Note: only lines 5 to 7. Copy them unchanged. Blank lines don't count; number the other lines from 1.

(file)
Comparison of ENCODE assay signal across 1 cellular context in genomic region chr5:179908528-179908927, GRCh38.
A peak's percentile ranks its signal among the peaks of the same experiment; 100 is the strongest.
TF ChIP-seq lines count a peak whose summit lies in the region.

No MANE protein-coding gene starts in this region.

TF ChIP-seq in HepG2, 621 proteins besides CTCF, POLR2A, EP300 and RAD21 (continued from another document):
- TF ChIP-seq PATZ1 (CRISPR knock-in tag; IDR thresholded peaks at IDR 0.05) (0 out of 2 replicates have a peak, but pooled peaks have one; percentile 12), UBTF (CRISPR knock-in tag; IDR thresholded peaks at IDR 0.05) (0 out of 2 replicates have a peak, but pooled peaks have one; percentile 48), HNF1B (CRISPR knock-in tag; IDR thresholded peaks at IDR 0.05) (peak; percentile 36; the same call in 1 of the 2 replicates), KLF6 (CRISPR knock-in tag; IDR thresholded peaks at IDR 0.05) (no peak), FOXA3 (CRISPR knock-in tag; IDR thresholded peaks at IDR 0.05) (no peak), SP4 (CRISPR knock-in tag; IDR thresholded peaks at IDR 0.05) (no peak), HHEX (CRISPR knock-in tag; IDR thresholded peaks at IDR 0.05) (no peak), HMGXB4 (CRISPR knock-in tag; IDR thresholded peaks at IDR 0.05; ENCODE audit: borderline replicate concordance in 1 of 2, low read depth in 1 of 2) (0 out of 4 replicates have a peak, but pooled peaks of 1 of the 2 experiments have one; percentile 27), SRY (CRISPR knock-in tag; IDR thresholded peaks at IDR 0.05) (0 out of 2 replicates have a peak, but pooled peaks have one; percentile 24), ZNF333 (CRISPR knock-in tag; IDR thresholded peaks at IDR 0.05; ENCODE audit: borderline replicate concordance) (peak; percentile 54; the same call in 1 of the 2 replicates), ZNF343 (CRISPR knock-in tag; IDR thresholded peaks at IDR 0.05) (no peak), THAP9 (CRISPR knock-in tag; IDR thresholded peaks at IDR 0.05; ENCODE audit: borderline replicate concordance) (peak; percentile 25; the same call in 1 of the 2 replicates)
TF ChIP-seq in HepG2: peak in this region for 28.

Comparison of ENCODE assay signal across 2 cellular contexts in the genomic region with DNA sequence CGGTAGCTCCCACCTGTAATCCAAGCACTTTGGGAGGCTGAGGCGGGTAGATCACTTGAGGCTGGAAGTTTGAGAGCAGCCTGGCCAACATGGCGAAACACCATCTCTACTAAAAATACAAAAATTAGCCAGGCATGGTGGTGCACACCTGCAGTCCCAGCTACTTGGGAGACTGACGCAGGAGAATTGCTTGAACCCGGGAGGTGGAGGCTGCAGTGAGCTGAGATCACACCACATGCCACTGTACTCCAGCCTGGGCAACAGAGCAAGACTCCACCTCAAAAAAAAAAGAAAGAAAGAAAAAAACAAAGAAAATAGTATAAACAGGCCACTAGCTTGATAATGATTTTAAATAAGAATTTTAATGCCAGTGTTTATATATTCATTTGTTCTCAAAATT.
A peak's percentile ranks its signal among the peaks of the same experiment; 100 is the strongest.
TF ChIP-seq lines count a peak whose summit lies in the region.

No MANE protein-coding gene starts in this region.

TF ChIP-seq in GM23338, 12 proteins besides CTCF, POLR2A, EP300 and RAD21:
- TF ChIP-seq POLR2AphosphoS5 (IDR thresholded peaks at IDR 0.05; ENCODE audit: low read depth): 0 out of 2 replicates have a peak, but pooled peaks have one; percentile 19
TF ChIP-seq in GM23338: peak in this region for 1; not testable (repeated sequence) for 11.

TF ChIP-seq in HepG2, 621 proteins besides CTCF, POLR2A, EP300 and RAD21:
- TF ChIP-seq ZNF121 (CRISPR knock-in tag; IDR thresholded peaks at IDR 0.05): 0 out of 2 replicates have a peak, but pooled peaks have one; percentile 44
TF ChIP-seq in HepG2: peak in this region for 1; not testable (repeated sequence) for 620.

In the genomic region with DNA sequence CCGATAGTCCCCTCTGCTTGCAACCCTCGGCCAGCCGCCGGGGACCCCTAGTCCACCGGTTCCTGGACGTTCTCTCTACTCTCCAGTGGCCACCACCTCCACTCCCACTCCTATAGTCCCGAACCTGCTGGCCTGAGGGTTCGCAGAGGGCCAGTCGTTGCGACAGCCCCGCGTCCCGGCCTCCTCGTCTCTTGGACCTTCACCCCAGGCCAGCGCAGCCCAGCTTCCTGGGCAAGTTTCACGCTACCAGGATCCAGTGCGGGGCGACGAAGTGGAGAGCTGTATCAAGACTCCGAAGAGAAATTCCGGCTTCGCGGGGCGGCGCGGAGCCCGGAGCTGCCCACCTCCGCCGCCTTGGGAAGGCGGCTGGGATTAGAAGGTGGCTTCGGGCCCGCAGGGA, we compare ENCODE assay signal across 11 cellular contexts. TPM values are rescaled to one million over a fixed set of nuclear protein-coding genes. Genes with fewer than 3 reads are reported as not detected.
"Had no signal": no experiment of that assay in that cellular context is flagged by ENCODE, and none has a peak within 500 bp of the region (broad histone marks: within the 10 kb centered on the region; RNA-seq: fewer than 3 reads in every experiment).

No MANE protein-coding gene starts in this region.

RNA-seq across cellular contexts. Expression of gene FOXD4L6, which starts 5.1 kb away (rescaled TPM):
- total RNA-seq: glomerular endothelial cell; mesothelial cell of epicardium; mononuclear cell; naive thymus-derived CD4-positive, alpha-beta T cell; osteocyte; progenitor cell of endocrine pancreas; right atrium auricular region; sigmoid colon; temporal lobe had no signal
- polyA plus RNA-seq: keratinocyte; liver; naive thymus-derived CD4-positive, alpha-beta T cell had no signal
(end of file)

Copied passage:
TF ChIP-seq in HepG2, 621 proteins besides CTCF, POLR2A, EP300 and RAD21 (continued from another document):
- TF ChIP-seq PATZ1 (CRISPR knock-in tag; IDR thresholded peaks at IDR 0.05) (0 out of 2 replicates have a peak, but pooled peaks have one; percentile 12), UBTF (CRISPR knock-in tag; IDR thresholded peaks at IDR 0.05) (0 out of 2 replicates have a peak, but pooled peaks have one; percentile 48), HNF1B (CRISPR knock-in tag; IDR thresholded peaks at IDR 0.05) (peak; percentile 36; the same call in 1 of the 2 replicates), KLF6 (CRISPR knock-in tag; IDR thresholded peaks at IDR 0.05) (no peak), FOXA3 (CRISPR knock-in tag; IDR thresholded peaks at IDR 0.05) (no peak), SP4 (CRISPR knock-in tag; IDR thresholded peaks at IDR 0.05) (no peak), HHEX (CRISPR knock-in tag; IDR thresholded peaks at IDR 0.05) (no peak), HMGXB4 (CRISPR knock-in tag; IDR thresholded peaks at IDR 0.05; ENCODE audit: borderline replicate concordance in 1 of 2, low read depth in 1 of 2) (0 out of 4 replicates have a peak, but pooled peaks of 1 of the 2 experiments have one; percentile 27), SRY (CRISPR knock-in tag; IDR thresholded peaks at IDR 0.05) (0 out of 2 replicates have a peak, but pooled peaks have one; percentile 24), ZNF333 (CRISPR knock-in tag; IDR thresholded peaks at IDR 0.05; ENCODE audit: borderline replicate concordance) (peak; percentile 54; the same call in 1 of the 2 replicates), ZNF343 (CRISPR knock-in tag; IDR thresholded peaks at IDR 0.05) (no peak), THAP9 (CRISPR knock-in tag; IDR thresholded peaks at IDR 0.05; ENCODE audit: borderline replicate concordance) (peak; percentile 25; the same call in 1 of the 2 replicates)
TF ChIP-seq in HepG2: peak in this region for 28.